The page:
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    Pwilliams's Grand Theft Auto IV (360)

    [October 6, 2008 01:07:30 AM]
    Third Session:

    At this point, I felt compelled to dally around the city, picking up a nice car to speed the streets, view the parks, narrowly avoid crashing into fellow automobiles, and attempt to obey the law. The tricky part about following the law, especially when you are driving a vehicle, is the control scheme: it is so very easy to accelerate too quickly, and fairly difficult to make turns without banging into a car on the opposite side of the street. Since you, as the player, feel no real accountability, there isn't much to fret if you do indeed hit another car, but there is a sense of frustration with the inability to successfully follow the law.

    During my scouting of the city, it's quite clear the developers painted a canvas of overtly stereotypical urbanites. From vagabonds to pimps to jocks, Liberty City is run amuck with a colorful, interactive populace. The sound quips from some of these, especially the seedy park types, are really cliched variants of city punks and the like. Does it stimulate some kind of resentment on the part of the player? I suppose it could. There may be some underpinning psychological tendency to slug a few of these guys, especially if you are negatively drawn to their caricature, but for the most part they are just another piece of the Liberty City clockwork. And each one can just as easily be on the opposite end of my pistol's barrel.

    Trudging through the missions always leaves me desiring time to just play around in the world. This is usually why I find myself writing logs concerning the virtual mechanics of the city, and not so much the concerns of the actual game's missions. At the end of the day, I'm not so much bothering myself over the racial, moral, and political dimensions of the game -- while they are certainly present, it's always the playability of an open world that draws my attention than the amateurish attempts at stimulating ethical accountability. I like to play GTA IV facetiously: to me, regardless of my opinion on how morally inappropriate it may be to do in real life, few things in videogames are as satisfying as positioning oneself atop a building and placing the corsair of my sniper tightly around a mindlessly walking pedestrian. And maybe that's the point -- should I feel sick about pulling the trigger and in cold blood murdering some innocent lady dawdling down the sidewalk after work? I sure feel sick writing about it, but when you're in a virtual game world and there are no real world consequences (only the sense of feeling sick and knowing you've done wrong), not much prevents you from enjoying it.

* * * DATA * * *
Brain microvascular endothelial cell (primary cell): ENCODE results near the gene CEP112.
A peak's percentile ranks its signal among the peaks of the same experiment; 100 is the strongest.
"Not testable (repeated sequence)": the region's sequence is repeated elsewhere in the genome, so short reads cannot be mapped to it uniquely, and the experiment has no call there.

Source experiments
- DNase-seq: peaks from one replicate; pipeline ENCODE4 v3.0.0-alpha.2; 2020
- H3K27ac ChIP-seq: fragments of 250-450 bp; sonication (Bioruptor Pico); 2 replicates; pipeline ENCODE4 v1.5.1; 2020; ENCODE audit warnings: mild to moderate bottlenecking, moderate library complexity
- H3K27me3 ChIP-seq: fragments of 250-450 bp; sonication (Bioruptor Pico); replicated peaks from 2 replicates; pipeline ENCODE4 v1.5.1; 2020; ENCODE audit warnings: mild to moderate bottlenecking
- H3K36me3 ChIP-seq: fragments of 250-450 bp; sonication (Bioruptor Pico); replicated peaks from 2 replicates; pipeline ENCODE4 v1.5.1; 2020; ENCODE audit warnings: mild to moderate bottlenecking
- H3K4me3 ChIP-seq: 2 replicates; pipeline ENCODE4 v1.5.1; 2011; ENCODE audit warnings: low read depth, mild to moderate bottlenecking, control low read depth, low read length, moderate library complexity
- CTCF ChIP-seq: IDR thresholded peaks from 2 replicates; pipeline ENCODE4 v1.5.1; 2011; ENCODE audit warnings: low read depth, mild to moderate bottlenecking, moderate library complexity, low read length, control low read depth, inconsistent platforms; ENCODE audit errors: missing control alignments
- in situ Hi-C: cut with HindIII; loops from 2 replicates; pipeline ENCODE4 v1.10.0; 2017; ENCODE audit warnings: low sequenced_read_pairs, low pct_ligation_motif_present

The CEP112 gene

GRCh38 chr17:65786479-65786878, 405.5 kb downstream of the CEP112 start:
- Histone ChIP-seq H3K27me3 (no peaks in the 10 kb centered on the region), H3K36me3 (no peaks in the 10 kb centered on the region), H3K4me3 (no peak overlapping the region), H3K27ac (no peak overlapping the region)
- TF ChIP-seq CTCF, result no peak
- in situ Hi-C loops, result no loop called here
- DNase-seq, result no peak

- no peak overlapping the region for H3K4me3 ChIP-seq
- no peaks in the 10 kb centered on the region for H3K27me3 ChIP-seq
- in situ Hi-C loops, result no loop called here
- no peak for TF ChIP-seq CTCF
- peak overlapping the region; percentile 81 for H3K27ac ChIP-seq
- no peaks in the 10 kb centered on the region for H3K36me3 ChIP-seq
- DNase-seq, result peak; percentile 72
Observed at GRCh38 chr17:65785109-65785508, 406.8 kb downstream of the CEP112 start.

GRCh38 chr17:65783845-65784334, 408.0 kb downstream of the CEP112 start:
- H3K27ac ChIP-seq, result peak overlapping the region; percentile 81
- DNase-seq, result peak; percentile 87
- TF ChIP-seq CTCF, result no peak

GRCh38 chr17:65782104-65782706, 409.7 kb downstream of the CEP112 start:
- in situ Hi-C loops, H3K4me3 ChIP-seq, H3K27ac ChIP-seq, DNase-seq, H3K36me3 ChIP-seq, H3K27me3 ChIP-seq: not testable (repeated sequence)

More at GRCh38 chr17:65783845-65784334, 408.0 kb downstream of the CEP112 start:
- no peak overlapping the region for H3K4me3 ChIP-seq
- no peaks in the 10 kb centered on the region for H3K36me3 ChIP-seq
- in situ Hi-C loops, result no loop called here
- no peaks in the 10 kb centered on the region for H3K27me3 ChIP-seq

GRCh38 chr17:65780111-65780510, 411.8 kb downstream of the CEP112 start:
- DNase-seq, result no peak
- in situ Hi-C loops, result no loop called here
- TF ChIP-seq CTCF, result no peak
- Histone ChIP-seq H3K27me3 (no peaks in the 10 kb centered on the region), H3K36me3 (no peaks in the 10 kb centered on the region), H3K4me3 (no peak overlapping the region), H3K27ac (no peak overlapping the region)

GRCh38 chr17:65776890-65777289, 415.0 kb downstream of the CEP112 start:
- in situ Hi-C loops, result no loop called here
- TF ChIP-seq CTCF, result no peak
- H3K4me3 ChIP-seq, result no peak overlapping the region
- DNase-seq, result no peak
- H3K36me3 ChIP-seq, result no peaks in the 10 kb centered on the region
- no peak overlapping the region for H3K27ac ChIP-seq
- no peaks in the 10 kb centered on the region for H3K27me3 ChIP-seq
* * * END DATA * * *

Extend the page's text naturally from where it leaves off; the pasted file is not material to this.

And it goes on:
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    [October 5, 2008 11:11:18 AM]
    Second Session:

    I have once again thrown myself into the streets of Liberty City. This time, I decided to flip open the in-game cell phone and type in an all-weapons code. The measly pistol just wasn't permitting me the kind of virtual violence and theoretical fun I intended to engage during my playtime.

    To what degree (and to what end) was I pursuing such violence? I wanted to play with the reactionary system of the game. Did the designers feel compelled to include any moral standard to which the protagonist is aligned? So far, I hadn't noticed any. And after using the all weapons code, doing my best to render the streets with chaos, the protagonist unflinchingly continued pulling the trigger -- while I, of course, continued pushing the button.

    I remember playing Grand Theft Auto III back during its release on the PlayStation 2, and I played the game the same way. Early on, I grew tired of the plot. If you've every seen the Godfather Part II, there is no need to see another mafia film. And I was always too interested in roaming about a near-fully functioning virtual world that reacted to my actions. You don't get the chance to do the things you can in a videogame in the real world, and I believe that is why I (along with many other gamers) have an inclination to performing violent, crazy, and random acts in a virtual world. Religion plays no part -- no one condemns you for your actions in GTA IV; the protagonist doesn't mutter anything despicable about "his" actions; the only ramifications for your violent tendencies are police tailing you and or the reactionary punch or gunfire from one of your unsuspecting victims.